Another camera innovation employed for the cup was the LBW mattes. “The mattes work by grabbing a frame of the wickets before the game with nobody in shot,” explains Davies. “You can then superimpose a graphic that shows a track that runs inline with the wickets. By mixing that with live video you can see how the ball has turned and bounced to prove LBW decisions. There is nothing special about the cameras, just the way they are used.”

While these cameras certainly add an extra dimension to the footage Gayleard is quick to point out that they are only for entertainment purposes and should not be allowed to interfere with the game. “What you have to remember is that these innovations are commentary tools,” he says. “There are people wanting to use technology for decision-making, but they are all subjective, they are not exact. They’re great for TV coverage but leave the decision making to the umpires.”

||**||III|~||~||~|Adding spin

Specialist cameras were not the only tool elevating the coverage from the run of the mill — the team’s use of slow motion and graphics added yet another string to Sharjah’s bow. “Graphics are a very important part of cricket; it’s a statistical sort of game,” says Gayleard. “We have three people doing graphics here, plus a statistician. It is important to keep people firstly aware of the score — team score, batsman scores and so on — as well as the personal milestones players are reaching, it’s these sorts of things we like to keep people up-to-date on.” But Gayleard does not believe in stats for stats sake.

“Numbers don’t mean a great deal, but when you can represent things graphically it is much easier to comprehend and thereby enjoy,” he says. “If you have to explain a graphic it’s not worth using.”

The task of presenting all this data in an easily comprehensible form fell to a brand new graphics system from Aston Elliot called Viz. “This is the first time Viz has been used in cricket and it’s working fantastically,” says Davies. “The great thing about Viz is that it provides graphics that not only have the capacity for linear motion, but can also spin in and spin out. It looks great on screen.”

The slow motion effects were added by using LSM-XT networked servers from EVS. “When EVS servers first came onto the scene in 1995 they were capable of recording one camera and producing one output,” says Davies. “This new system can look at four cameras and produce two outputs. What’s more they can be networked so each operator can look at all of the recorded streams coming from all the cameras.” Normal television works at 25 frames per second while super slow-mo shoots at 75 frames per second, so a lot of light is needed, not a problem in Sharjah claims Gayleard. “The lights here are excellent” he says. “So apart from a few sections around the boundaries, there is no problem.”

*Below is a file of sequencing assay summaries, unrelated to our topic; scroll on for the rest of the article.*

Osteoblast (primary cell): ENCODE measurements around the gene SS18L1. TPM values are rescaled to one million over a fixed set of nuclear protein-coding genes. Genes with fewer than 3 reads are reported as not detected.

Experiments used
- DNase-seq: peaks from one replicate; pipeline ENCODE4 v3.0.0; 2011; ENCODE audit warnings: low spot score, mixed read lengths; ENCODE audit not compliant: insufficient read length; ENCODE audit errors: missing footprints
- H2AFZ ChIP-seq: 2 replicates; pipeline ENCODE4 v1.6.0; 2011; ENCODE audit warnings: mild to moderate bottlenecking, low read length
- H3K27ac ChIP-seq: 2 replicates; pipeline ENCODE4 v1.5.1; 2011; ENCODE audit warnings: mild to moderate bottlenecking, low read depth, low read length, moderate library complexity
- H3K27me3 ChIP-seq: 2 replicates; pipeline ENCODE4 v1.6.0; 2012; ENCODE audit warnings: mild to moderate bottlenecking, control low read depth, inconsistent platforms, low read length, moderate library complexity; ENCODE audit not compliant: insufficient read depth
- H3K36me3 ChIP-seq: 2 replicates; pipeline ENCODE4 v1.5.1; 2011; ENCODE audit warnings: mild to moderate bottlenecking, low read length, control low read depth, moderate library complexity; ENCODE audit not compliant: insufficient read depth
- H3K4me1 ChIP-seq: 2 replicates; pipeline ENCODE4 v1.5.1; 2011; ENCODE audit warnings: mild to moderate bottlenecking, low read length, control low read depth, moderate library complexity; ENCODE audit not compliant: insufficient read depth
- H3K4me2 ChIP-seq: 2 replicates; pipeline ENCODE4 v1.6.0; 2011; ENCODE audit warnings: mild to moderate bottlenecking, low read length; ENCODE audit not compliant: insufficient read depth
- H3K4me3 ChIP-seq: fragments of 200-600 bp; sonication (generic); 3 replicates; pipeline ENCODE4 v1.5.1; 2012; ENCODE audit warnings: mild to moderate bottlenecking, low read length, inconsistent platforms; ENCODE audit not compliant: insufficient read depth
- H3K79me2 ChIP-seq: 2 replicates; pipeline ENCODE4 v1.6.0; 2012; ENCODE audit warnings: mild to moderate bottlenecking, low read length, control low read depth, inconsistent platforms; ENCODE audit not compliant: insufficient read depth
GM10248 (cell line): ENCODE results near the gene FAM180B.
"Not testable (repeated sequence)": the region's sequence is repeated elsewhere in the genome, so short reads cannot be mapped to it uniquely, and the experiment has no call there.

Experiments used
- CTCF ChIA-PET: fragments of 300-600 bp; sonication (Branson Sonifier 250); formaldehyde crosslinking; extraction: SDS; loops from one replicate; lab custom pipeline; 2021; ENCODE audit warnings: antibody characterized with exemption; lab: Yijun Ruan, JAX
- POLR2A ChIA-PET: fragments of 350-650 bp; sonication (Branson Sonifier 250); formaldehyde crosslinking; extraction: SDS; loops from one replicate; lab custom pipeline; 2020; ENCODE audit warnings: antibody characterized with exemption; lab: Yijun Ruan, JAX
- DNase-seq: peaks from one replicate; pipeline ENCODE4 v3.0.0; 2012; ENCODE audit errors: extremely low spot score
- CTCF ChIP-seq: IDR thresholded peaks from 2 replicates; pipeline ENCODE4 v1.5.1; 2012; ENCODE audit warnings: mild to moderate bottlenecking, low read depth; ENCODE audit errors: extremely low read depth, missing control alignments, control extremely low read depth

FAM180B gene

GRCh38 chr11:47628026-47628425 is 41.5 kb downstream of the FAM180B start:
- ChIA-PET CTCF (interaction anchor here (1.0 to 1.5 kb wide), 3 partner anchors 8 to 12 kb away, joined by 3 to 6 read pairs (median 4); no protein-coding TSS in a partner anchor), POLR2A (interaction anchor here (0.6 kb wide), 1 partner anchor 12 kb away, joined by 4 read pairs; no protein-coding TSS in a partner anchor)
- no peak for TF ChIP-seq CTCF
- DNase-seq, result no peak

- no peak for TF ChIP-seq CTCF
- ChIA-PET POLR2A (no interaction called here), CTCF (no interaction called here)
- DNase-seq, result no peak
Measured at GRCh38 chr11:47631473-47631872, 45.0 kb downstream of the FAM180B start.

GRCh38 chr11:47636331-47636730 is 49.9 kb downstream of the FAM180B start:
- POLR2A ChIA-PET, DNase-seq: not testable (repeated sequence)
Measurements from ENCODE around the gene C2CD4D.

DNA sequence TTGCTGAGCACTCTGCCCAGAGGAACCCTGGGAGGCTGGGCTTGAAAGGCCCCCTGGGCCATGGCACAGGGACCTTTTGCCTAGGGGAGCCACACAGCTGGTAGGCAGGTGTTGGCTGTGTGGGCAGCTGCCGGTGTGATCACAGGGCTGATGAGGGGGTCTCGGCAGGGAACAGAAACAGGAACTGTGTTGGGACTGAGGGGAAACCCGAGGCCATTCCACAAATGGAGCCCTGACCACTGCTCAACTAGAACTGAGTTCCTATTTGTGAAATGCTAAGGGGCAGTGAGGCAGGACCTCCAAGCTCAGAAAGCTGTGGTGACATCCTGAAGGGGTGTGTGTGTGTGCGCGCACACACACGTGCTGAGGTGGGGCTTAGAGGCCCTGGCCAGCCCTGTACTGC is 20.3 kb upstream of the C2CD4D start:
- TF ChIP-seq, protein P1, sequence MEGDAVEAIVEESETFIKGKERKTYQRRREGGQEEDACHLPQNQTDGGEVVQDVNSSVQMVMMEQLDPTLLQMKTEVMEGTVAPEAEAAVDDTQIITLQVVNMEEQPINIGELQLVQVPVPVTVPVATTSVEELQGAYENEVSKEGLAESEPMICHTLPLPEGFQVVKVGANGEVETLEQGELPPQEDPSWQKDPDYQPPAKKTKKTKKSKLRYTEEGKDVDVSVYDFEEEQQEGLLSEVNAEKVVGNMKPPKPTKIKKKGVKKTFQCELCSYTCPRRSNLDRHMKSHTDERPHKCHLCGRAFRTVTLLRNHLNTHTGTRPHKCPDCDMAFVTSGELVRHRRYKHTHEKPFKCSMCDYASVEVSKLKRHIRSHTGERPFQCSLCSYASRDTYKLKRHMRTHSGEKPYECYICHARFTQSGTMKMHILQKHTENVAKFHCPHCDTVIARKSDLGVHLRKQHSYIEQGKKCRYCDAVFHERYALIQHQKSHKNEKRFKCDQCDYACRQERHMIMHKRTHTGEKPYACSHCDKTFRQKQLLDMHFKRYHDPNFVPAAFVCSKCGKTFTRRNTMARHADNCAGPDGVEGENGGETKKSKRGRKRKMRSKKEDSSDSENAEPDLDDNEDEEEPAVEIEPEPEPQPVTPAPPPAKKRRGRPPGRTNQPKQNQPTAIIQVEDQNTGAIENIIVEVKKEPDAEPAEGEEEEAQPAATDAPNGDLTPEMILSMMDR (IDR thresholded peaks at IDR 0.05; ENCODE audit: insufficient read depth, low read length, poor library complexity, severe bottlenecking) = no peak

||**||IV|~||~||~|Spreading the play

The feed from each the cameras was directed into a distribution amplifier, which is a single input with multiple outputs. The emerging signals were sent to several destinations including a programme monitor, so the director can see what that camera is showing, to a routing matrix so feeds can be monitored and to the vision mixer as an input source.
The vision mixer is at the heart of all live productions and the Sony DVS 7350 vision mixer used during the Sharjah event is complete with three ME pegs, programme presets and four downstream gears. “The DVS 7350 is a very powerful tool,” says Davies. “You can do some pretty impressive effects on it. It can control external devices, so we have it integrated with a replay transmission device, which will get transmissions into and out of groups of replays.”

According to Greg Meade, who worked as an engineer on the Sharjah project, the mixing process has been greatly improved by the introduction of digital technology. “When I first started working on cricket, some 30 years ago, all the coverage was analogue, which gave trouble with timing,” he says “Today’s completely digital environment not only improves timing but also gives much cleaner pictures worldwide; it’s in the digital domain so errors can be corrected.”

A Pro-Bel Freeway 642 digital video matrix links the entire system. “The advantages of a routing matrix is that we can monitor any source, including the main transmission source,” says Meade. “Another advantage is that if we have to do line-up tests we can put out our test signals without interrupting any production work that is required. Because we don’t have to go through the mixer, they can carry on doing their pre-record items while we do our engineering tests down the line. Then, with a push of a button we put programme back to line and we’re ready to go on air.”

||**||V|~||~||~|Knock on wood